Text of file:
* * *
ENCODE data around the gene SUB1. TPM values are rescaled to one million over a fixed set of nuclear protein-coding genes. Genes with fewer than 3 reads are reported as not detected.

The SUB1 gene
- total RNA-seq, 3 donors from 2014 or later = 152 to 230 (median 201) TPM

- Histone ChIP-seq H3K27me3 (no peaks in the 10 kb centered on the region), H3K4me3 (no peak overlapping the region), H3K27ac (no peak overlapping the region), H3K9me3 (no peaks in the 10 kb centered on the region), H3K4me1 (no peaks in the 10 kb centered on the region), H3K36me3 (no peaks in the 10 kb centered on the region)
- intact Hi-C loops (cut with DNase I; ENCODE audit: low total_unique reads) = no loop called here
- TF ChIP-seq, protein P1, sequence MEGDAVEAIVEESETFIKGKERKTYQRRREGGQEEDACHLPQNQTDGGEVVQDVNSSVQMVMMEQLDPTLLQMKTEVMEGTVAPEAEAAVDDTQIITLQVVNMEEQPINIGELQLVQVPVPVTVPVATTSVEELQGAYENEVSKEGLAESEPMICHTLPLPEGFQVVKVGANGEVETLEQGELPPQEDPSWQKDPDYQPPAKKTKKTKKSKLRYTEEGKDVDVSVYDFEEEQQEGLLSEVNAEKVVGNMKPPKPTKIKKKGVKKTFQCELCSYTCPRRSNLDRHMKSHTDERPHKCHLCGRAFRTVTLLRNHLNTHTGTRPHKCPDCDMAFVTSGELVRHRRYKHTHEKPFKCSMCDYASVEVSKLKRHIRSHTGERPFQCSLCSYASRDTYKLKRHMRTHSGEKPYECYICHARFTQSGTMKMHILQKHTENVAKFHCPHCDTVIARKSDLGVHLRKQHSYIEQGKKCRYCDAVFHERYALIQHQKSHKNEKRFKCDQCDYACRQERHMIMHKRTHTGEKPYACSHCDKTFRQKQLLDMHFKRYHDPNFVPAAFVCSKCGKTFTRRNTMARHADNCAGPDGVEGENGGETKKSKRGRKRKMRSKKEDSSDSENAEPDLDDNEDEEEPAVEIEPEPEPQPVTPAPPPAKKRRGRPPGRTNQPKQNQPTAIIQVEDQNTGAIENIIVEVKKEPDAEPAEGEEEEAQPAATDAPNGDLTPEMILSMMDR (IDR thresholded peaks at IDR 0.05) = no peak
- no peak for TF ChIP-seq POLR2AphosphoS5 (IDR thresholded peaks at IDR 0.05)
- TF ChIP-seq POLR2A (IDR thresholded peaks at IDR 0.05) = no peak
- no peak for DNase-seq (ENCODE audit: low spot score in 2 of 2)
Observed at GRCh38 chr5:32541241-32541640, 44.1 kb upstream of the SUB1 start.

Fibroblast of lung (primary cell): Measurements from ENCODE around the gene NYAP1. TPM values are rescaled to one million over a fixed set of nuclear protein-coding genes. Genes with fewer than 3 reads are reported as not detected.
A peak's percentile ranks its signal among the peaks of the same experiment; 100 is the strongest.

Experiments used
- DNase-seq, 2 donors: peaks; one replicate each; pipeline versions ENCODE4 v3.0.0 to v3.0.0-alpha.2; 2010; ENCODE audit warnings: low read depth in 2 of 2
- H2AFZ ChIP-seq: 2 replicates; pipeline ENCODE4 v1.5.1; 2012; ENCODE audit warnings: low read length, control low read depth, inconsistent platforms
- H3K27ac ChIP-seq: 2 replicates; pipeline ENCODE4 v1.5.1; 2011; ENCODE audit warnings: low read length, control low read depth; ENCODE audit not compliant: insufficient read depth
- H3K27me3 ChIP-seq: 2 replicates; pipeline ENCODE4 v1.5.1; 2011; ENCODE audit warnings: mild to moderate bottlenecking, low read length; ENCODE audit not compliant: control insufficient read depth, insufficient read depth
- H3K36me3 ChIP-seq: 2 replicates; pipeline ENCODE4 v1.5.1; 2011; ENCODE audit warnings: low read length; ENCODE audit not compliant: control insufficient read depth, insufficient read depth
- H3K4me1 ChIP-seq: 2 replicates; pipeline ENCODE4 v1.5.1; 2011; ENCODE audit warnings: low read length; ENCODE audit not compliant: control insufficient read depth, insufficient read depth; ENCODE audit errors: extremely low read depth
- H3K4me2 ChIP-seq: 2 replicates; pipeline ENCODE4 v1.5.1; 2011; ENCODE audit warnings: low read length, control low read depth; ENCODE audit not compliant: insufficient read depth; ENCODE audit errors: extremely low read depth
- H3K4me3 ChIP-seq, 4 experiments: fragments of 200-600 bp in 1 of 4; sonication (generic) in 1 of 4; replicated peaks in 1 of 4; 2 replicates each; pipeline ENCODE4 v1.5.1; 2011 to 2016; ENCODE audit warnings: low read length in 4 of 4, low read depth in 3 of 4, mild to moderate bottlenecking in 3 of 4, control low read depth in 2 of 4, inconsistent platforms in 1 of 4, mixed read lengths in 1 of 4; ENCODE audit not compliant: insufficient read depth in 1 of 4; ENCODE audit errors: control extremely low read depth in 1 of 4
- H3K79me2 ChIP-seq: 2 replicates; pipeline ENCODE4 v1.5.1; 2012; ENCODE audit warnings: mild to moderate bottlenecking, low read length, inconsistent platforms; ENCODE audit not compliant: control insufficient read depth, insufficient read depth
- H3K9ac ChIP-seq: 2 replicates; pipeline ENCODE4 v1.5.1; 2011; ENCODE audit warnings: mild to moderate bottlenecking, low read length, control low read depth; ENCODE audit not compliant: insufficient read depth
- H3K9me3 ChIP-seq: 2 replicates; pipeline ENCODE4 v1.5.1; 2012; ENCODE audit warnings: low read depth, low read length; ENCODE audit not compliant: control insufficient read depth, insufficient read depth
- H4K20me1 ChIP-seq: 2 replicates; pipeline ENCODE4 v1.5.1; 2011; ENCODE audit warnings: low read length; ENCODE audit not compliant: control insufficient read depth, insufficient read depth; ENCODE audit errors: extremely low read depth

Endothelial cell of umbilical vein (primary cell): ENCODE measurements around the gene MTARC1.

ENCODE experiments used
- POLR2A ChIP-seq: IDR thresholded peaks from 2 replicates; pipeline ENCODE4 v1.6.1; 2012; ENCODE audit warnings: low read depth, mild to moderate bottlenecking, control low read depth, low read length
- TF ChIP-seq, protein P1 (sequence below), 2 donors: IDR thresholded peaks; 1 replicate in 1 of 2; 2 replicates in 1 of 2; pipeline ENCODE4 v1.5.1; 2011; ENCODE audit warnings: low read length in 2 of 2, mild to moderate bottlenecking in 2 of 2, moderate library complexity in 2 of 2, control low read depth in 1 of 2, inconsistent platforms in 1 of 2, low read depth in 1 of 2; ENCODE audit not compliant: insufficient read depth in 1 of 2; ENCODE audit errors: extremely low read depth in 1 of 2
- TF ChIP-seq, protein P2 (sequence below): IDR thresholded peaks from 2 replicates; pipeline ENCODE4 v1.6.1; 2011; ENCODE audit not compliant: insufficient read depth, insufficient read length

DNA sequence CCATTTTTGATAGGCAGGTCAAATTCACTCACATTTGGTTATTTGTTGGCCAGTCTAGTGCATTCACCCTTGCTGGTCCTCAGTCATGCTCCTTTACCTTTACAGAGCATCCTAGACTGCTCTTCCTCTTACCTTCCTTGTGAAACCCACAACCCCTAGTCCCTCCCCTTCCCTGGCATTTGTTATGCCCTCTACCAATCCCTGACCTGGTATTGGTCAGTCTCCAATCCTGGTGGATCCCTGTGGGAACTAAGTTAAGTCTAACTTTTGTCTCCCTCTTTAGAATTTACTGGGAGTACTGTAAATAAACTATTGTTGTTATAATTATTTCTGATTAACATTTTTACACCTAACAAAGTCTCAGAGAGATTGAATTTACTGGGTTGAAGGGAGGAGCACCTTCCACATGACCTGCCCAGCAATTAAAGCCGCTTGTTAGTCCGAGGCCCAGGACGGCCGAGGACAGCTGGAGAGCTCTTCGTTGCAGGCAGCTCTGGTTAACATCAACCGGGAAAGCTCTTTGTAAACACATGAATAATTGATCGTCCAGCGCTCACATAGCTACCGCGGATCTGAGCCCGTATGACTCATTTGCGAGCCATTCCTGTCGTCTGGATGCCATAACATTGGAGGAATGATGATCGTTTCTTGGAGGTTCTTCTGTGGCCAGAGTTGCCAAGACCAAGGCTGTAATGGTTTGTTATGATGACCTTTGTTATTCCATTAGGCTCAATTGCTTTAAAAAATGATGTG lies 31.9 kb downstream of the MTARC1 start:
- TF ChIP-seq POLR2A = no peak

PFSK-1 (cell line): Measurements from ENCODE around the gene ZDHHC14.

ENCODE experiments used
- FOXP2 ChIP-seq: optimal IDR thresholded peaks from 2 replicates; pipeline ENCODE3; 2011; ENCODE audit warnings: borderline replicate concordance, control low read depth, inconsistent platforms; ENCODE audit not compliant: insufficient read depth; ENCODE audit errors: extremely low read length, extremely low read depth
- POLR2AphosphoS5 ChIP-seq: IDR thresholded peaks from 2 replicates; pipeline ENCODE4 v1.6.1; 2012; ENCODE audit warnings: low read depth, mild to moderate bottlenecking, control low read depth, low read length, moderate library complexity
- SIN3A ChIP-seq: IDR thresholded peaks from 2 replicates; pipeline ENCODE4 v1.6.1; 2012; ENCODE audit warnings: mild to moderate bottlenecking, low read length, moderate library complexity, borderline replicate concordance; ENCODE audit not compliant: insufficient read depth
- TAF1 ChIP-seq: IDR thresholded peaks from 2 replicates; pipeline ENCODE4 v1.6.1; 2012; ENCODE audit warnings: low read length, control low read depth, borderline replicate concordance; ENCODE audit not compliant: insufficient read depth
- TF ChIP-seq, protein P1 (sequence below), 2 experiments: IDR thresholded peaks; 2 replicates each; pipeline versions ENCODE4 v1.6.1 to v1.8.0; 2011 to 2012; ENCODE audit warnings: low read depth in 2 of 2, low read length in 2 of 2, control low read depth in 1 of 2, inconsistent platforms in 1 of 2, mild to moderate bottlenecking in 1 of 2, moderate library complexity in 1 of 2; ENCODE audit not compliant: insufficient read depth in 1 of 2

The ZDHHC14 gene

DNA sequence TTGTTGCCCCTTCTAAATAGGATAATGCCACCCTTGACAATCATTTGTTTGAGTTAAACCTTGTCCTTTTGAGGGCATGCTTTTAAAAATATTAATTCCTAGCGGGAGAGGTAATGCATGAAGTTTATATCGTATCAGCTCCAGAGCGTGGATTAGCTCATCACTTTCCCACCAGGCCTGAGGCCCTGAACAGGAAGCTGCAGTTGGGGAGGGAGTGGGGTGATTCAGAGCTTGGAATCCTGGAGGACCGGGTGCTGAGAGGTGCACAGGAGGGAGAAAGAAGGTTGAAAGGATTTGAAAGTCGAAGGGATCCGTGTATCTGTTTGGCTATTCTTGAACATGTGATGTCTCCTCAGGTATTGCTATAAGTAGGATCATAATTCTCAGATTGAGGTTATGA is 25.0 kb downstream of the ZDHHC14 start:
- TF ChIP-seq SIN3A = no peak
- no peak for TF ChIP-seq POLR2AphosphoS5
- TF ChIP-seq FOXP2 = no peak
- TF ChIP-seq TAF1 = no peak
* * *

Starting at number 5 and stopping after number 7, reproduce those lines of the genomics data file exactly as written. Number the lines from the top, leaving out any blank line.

- intact Hi-C loops (cut with DNase I; ENCODE audit: low total_unique reads) = no loop called here
- TF ChIP-seq, protein P1, sequence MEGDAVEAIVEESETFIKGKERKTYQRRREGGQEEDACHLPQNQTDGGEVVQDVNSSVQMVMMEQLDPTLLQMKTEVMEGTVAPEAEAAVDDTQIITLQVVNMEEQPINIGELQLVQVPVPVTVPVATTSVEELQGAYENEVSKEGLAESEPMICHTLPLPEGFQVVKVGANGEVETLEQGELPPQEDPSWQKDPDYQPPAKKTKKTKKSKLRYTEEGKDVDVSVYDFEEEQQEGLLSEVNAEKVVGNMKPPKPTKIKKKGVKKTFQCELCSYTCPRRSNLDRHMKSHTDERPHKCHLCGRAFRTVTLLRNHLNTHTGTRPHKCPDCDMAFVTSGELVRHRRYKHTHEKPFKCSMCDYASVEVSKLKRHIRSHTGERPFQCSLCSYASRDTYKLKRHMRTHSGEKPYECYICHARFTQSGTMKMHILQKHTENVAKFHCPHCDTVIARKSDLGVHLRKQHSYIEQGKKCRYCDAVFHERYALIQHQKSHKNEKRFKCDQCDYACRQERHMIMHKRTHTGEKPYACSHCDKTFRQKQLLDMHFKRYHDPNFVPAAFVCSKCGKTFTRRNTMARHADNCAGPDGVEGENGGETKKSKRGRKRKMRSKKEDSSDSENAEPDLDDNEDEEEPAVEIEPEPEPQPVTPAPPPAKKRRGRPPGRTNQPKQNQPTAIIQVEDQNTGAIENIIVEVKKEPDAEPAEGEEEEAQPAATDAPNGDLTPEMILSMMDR (IDR thresholded peaks at IDR 0.05) = no peak
- no peak for TF ChIP-seq POLR2AphosphoS5 (IDR thresholded peaks at IDR 0.05)